It seems like so long ago now, back before the time change, even, that I wrote a little article here on bluegrass haiku. Some loved it, others hated it, but almost everyone had some kind of reaction to the hyper-condensed haiku version of The Rebel Soldier:
not feeling so good
is this preacher listening?
Yankee prisons suck
If you prefer the Irish version of this song, simply change the word “Yankee” to “British.” See how easy this is? Incidentally, there was a discussion about the origins of The Rebel Soldier on my Bluegrass Junction Truegrass show recently, and it turns out to be a serious can of worms (not literally), and we’ll take that up next week, or possibly in 2017 sometime.
Since the whole bluegrass haiku subject came up, though, I’ve had requests (from no one) to follow this up with more haiku versions of classic bluegrass standards like that one.
Haiku bluegrass songs have numerous advantages. Among other things, these versions make it possible to record one CD of about 120 songs and still stay within your recording budget. I would stick with songs in the public domain, though, or the cost for mechanical licenses will be staggering.
We all love the classic Bill Monroe racehorse song Molly and Tenbrooks. If you were mostly just waiting for the banjo break to come around and weren’t absorbing much of the story beyond “Run Molly run . . . something something . . . coffin ready made, oh Lord . . .” let me briefly explain that it’s the story of two race-horses, Molly and—stick with me here—Tenbrooks. They get together in a big race in which the owner of Tenbrooks chides the jockey “Kiper” (spell it however you want) for his poor riding technique and for not letting Tenbrooks run (perhaps the race was fixed?). Kiper wises up, Tenbrooks overtakes Molly who gets so winded she dies and gets buried in the “coffin ready made” mentioned above. Apparently Molly wasn’t considered worthy of a made-to-order coffin, so it was ready-made for her. Plus, it’s just so difficult to get a decent made-to-order horse coffin these days, even in Louisville, so maybe it was then too.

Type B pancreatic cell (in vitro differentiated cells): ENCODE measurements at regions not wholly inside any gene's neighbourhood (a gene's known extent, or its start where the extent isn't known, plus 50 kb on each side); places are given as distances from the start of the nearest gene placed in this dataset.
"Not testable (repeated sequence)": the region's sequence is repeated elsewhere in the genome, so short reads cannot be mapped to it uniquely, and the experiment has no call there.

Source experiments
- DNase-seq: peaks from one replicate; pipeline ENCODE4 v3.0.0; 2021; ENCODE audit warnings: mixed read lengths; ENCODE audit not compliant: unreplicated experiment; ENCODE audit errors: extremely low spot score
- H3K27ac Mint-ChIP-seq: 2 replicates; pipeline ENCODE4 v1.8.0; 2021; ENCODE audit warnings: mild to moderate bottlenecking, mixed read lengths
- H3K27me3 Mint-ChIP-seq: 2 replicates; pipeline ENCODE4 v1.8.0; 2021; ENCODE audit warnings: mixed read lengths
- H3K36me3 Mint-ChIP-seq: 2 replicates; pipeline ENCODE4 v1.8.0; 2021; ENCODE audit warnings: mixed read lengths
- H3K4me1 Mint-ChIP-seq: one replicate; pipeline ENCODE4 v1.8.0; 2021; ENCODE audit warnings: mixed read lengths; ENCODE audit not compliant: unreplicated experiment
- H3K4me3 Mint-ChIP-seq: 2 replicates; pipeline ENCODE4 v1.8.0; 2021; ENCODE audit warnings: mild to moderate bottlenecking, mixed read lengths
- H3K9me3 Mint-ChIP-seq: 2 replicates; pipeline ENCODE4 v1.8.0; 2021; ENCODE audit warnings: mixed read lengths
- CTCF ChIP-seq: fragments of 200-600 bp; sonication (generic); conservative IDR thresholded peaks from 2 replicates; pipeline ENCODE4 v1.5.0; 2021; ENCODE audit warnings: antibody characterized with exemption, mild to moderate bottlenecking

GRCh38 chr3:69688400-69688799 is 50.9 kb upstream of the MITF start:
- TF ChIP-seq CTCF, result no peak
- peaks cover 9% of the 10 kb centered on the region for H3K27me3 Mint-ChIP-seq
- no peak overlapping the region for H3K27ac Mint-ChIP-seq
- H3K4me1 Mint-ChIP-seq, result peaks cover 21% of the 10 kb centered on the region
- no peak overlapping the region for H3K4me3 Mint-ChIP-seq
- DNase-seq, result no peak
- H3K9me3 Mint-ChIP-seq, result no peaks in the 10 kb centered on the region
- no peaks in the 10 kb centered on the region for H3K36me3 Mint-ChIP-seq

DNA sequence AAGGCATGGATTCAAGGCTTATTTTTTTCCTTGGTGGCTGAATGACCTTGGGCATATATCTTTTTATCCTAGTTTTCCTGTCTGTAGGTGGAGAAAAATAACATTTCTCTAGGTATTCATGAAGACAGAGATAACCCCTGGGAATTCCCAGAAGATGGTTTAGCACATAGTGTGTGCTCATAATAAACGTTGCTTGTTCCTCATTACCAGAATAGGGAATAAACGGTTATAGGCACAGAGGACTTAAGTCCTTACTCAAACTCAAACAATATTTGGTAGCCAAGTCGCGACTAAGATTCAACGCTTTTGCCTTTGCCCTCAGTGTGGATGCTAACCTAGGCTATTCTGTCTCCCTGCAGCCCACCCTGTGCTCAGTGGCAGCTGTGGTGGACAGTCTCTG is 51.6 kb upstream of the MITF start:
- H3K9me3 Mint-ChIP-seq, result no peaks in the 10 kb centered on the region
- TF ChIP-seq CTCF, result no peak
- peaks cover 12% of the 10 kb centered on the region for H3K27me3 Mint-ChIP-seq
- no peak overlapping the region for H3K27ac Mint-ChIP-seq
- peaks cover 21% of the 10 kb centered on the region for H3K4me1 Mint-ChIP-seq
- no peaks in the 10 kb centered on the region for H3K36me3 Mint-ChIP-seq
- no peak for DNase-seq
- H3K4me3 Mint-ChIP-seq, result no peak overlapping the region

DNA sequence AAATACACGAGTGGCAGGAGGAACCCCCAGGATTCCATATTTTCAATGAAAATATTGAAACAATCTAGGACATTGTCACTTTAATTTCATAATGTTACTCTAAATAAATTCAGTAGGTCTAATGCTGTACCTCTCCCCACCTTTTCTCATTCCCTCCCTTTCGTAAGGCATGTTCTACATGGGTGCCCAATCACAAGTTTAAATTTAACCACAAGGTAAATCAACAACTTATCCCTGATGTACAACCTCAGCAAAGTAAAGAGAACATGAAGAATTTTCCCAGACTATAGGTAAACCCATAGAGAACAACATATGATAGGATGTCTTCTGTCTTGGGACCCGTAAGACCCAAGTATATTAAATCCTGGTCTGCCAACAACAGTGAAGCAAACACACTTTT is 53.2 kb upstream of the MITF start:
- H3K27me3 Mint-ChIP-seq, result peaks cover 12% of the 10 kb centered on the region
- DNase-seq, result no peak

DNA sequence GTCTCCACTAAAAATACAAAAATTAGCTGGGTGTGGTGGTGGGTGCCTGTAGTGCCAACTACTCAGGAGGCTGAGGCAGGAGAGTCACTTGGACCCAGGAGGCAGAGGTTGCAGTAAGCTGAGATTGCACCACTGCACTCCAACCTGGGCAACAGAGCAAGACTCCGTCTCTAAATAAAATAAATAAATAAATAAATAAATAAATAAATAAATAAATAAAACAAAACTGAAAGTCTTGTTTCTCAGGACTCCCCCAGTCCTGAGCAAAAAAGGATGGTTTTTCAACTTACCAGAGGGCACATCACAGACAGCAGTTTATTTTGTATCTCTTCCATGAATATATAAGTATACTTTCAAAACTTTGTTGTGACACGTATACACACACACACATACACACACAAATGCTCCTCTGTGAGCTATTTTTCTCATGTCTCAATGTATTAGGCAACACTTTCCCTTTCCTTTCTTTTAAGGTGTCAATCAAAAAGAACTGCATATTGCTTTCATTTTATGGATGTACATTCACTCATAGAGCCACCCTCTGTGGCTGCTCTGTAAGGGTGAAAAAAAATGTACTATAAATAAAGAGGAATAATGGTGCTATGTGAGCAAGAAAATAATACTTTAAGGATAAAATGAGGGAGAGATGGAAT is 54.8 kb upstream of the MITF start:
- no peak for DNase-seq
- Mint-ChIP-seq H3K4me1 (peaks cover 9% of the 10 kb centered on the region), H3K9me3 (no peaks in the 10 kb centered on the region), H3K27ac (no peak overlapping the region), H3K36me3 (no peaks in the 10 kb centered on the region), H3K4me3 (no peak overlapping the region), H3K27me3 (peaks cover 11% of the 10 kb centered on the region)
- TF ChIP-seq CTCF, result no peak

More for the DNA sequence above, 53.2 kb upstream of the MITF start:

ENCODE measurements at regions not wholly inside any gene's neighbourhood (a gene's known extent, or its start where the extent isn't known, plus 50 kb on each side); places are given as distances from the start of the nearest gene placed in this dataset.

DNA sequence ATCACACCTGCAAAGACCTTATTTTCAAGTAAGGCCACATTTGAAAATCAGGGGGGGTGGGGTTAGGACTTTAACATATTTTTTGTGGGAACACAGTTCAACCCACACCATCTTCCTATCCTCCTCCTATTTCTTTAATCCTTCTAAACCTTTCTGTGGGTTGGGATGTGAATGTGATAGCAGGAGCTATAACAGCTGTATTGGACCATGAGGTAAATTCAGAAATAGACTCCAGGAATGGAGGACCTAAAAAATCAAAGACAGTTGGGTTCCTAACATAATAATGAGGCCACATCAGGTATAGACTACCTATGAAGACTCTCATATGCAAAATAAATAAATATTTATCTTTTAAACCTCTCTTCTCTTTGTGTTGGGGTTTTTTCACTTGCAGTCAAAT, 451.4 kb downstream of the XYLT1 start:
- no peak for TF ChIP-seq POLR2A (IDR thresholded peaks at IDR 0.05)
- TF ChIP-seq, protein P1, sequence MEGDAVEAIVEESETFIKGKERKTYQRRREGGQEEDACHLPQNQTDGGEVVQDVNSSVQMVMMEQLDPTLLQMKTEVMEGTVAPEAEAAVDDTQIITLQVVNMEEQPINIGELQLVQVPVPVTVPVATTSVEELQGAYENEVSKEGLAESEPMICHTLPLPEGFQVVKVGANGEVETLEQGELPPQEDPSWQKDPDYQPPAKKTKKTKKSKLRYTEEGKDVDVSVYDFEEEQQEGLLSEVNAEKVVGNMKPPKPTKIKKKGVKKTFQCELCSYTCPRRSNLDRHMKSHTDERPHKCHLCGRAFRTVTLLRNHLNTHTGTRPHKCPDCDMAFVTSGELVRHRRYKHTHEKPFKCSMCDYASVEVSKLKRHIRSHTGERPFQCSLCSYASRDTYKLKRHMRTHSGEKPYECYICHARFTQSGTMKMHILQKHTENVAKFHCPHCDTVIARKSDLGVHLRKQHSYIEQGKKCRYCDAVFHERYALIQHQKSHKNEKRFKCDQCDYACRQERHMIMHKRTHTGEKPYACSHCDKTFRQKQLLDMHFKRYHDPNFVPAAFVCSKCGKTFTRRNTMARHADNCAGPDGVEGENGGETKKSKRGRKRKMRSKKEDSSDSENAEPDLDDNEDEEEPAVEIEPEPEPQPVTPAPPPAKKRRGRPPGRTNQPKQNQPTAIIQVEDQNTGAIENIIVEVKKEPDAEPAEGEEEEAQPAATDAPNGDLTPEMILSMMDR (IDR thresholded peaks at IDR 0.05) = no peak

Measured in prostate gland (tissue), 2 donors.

Boiling this one down into the traditional haiku form of three lines of five, seven, and five syllables each won’t be easy, but here’s a try:
Kiper’s no jockey
Tenbrooks should be winning this
whoops! Molly is dead
Or, if you prefer bringing in a line from the original song, here’s an alternate version:
oh run Molly run
but watch your heart condition
it’s only a race
Perhaps you feel this is lacking some of the simple poetic beauty of the traditional haiku. Maybe you’d prefer this:
two sets of hoofbeats
proud steeds in Kentucky sun
where’s that horse coffin?
I think we all know the plot of Banks of the Ohio. It’s the classic boy-meets-girl, girl-spurns-boy, boy-lures-girl-to-river, boy-throws-girl-in-river, sheriff’s-men-knock-on-door murder ballad. A haiku might go something like this:
I drowned her, it’s true
oh great! Here comes the sheriff!
call Johnny Cochran
Little Maggie has lots of possibilities, because Maggie herself had so much going on in her life, and she’s a very likeable character: she has eyes that shine like diamonds, and she packs a .44 and a banjo with her at the same time. What’s not to like? The Little Maggie haiku:
with dram glass in hand
she’ll dance and play the banjo
I have a theory that most people have no idea what the plot of Barbara Allen actually is because they tend to tune out along about the word “dwellin’” which I think is either in the second or the ninth verse. In a nutshell (and I had to look it up, I’ll admit), it’s a Romeo and Juliet sort of tale in which Sweet William, who maybe should have been called Overdramatic William, is literally dying for the love of Barbara Allen. She’s not too moved by the situation until he actually dies, then she feels bad and dies of remorse herself. The story takes between 12 and 126 verses to tell, depending on which version you like. If this were condensed into haiku form, I think a lot more people would be able to answer a basic question about Barbara Allen in that Millionaire game and not have to phone an ethnomusicologist friend.
For you purists, I’m treating “Barbara” as a two-syllable word, and there’s nothing you can do about it:
“why the long face, Will?”
“I’m just dying for Barbara”
“her? she’ll be sorry”
Last, and probably least, this one isn’t in the public domain:
I like it up here
no phone bills or smoggy smoke
we’re completely lost